In response to the unmet medical need in older adults, Fluzone High-Dose vaccine was licensed by the FDA under the agency’s accelerated approval process. As a requirement of the accelerated approval pathway, Sanofi Pasteur embarked on this large-scale, two-season, confirmatory efficacy trial involving more than 30,000 participants 65 years of age and older, to evaluate the clinical benefit of Fluzone High-Dose vaccine compared to standard-dose Fluzone vaccine in the prevention of influenza disease.
About Influenza Disease in People 65 Years of Age and Older
The immune system weakens as people age. Older adults are not only more susceptible to infections, but they also are less responsive to vaccination. When infected with the influenza virus, they are less able to mount an effective immune response to neutralize the attack.([viii],[ix]) Compared to younger adults, people 65 years of age and older suffer disproportionately from seasonal influenza disease and its complications, including severe illness leading to hospitalization and death.([x]) Although this group comprises only 15 percent of the U.S. population, on average it accounts for 60 percent of the estimated 225,000 hospitalizations and 90 percent of the 3,000 to 49,000 deaths attributed to seasonal influenza and its complications each year.([xi],[xii]) The first baby boomers began to turn 65 in 2011 and, by the year 2030, the number of adults 65 years of age and older is anticipated to double and surpass 70 million people, comprising 20 percent of the U.S. population.([xiii]) Thus, better prevention of influenza in older adults can have a significant impact on public health, quality of life, and healthcare costs.
About Fluzone High-Dose (Influenza Vaccine)
Fluzone High-Dose vaccine is indicated for active immunization for the prevention of influenza disease caused by influenza A subtype viruses and type B virus contained in the vaccine.
Fluzone High-Dose vaccine is approved for use in persons 65 years of age and older.
Approval of Fluzone High-Dose vaccine is based on superior immune response relative to Fluzone vaccine. Data demonstrating a decrease in influenza disease after vaccination with Fluzone High-Dose vaccine relative to Fluzone vaccine are not available.
The most common local and systemic adverse reactions to Fluzone High-Dose vaccine include pain, erythema, and swelling at the injection site; myalgia, malaise, headache, and fever. Other adverse reactions may occur. Fluzone High-Dose vaccine should not be administered to anyone with a known hypersensitivity (eg, anaphylaxis) to any vaccine component, including egg protein, or to a previous dose of any influenza vaccine.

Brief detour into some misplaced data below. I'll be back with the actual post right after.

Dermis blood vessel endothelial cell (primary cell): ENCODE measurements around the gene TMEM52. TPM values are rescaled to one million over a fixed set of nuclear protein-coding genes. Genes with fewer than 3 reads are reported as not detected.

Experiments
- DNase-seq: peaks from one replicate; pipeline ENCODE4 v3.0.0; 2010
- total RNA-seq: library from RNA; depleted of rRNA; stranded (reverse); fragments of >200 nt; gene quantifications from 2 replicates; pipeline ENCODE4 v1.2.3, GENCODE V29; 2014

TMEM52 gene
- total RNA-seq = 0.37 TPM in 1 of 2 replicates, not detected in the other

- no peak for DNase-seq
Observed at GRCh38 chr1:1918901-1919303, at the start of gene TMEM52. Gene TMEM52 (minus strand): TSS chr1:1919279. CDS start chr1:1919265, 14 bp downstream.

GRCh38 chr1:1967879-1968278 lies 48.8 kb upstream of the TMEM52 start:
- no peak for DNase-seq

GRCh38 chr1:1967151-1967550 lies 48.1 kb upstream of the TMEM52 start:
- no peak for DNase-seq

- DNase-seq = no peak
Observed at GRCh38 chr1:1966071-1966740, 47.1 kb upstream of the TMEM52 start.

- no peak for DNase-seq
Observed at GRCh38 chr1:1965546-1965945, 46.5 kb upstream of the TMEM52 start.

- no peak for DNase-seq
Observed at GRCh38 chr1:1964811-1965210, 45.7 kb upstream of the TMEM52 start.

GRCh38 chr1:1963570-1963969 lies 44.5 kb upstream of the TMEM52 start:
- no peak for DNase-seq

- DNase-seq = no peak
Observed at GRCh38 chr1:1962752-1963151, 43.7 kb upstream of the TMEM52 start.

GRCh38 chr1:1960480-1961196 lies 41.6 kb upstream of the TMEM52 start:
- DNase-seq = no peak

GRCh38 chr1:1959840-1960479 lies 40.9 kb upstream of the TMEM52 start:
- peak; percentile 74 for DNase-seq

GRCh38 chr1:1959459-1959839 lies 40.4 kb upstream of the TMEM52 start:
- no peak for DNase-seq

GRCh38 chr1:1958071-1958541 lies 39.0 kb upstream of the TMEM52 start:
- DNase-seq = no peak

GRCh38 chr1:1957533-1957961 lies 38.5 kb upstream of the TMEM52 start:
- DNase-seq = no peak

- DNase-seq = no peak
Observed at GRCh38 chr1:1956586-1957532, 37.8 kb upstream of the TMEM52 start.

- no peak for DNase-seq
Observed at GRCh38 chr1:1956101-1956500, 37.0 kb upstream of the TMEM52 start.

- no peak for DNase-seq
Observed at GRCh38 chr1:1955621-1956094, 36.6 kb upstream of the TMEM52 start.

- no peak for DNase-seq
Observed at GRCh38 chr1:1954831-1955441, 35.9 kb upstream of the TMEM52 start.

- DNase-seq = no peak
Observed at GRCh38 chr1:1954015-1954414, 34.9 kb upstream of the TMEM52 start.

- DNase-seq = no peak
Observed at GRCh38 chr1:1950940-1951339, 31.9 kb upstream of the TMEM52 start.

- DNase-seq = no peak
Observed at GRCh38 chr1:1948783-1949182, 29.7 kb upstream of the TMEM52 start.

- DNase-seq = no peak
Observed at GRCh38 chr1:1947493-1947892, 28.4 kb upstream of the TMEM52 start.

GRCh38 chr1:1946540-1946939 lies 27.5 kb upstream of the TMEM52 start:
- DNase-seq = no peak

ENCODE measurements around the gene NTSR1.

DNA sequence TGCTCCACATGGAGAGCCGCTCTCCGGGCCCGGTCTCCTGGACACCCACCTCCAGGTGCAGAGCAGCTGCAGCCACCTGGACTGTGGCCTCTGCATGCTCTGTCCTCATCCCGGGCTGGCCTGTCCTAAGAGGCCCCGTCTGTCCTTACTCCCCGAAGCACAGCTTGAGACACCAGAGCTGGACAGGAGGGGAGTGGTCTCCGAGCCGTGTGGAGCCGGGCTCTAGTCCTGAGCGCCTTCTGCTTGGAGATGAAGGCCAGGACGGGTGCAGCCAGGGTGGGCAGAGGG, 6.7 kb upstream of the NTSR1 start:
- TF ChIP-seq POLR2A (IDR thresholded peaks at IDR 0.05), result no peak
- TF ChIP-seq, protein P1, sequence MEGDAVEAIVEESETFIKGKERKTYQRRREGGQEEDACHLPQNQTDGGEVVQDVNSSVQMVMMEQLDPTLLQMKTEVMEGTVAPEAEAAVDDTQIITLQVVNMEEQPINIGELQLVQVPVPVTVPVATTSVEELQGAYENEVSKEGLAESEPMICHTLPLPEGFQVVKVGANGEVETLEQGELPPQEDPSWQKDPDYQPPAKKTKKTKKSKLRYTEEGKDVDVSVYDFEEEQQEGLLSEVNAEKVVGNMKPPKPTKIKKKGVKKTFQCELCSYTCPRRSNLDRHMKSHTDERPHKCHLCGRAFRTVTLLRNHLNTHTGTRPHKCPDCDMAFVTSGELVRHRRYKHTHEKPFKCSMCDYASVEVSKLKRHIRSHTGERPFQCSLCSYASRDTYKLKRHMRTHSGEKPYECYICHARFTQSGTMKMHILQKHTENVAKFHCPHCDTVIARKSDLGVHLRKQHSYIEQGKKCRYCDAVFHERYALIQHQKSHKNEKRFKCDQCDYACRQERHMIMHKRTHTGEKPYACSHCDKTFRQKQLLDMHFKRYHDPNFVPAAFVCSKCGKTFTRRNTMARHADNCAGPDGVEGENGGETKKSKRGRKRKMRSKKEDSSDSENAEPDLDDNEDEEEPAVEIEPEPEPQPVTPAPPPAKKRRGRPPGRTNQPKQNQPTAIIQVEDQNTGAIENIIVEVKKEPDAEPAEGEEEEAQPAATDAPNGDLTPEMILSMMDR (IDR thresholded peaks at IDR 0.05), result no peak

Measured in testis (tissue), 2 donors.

If Guillain-Barre syndrome has occurred within 6 weeks following previous influenza vaccination, the decision to give Fluzone High-Dose vaccine should be based on careful consideration of the potential benefits and risks. Vaccination with Fluzone High-Dose vaccine may not protect all individuals.
Before administering Fluzone High-Dose vaccine, please see accompanying full Prescribing Information.
Sanofi, an integrated global healthcare leader, discovers, develops and distributes therapeutic solutions focused on patients’ needs. Sanofi has core strengths in the field of healthcare with seven growth platforms: diabetes solutions, human vaccines, innovative drugs, consumer healthcare, emerging markets, animal health and the new Genzyme. Sanofi is listed in Paris (EURONEXT: SAN) and in New York (NYSE: SNY).
Sanofi Pasteur, the vaccines division of Sanofi, provides more than 1 billion doses of vaccine each year, making it possible to immunize more than 500 million people across the globe. A world leader in the vaccine industry, Sanofi Pasteur offers a broad range of vaccines protecting against 20 infectious diseases. The company’s heritage, to create vaccines that protect life, dates back more than a century. Sanofi Pasteur is the largest company entirely dedicated to vaccines. Every day, the company invests more than EUR 1 million in research and development. For more information, please visit: www.sanofipasteur.com or www.sanofipasteur.us
Forward Looking Statements
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[i] Centers for Disease Control and Prevention (CDC). Percent of U.S. adults 55 and over with chronic conditions. http://www.cdc.gov/nchs/health_policy/adult_chronic_conditions.htm. Accessed March 19, 2014.
[ii] Centers for Disease Control and Prevention (CDC). Seasonal influenza: questions & answers. http://www.cdc.gov/flu/about/qa/disease.htm. Accessed March 7, 2013
[iii] Monto AS, Ansaldi F, Aspinall R, et al. Influenza control in the 21st century: optimizing protection of older adults. Vaccine. 2009;27:5043-5053.
[iv] Centers for Disease Control and Prevention (CDC). Interim results: state-specific influenza vaccination coverage–United States, August 2010-February 2011. MMWR. 2011;60 (22):737-743.
[v] Monto AS, Ansaldi F, Aspinall R, et al. Influenza control in the 21st century: optimizing protection of older adults. Vaccine. 2009; 27:5043-5053.
[vi] Thompson WW, Shay DK, Weintraub E, et al. Mortality associated with influenza and respiratory syncytial virus in the United States. JAMA 2003;289:179-86.
[vii] Thompson WW, Shay DK, Weintraub E, et al. Influenza-associated hospitalizations in the United States. JAMA 2004;292:1333-40.
[viii] CDC. Seasonal Influenza (Flu) What You Should Know and Do this Flu Season If You Are 65 Years and Older. http://www.cdc.gov/flu/about/disease/65over.htm. Accessed March 19, 2014.
[ix] Monto AS, Ansaldi F, Aspinall R, et al. Influenza control in the 21st century: optimizing protection of older adults. Vaccine. 2009; 27:5043-5053.
[x] Monto AS, Ansaldi F, Aspinall R, et al. Influenza control in the 21st century: optimizing protection of older adults. Vaccine. 2009; 27:5043-5053.
[xi] Centers for Disease Control and Prevention (CDC). Study Shows Flu Vaccination Prevents Hospitalizations in Older Adults. http://www.cdc.gov/flu/spotlights/flu-vaccination-older-adults.htm. Accessed March 19, 2014.
[xii] Centers for Disease Control and Prevention (CDC). Estimating Seasonal Influenza-Associated Deaths in the United States: CDC Study Confirms Variability of Flu. http://www.cdc.gov/flu/about/disease/us_flu-related_deaths.htm. Accessed May 14, 2014.
[xiii] U.S. Census Bureau. The Next Four Decades The Older Population in the United States: 2010 to 2050. http://www.census.gov/prod/2010pubs/p25-1138.pdf. Accessed May 14,2014.
SOURCE Sanofi Pasteur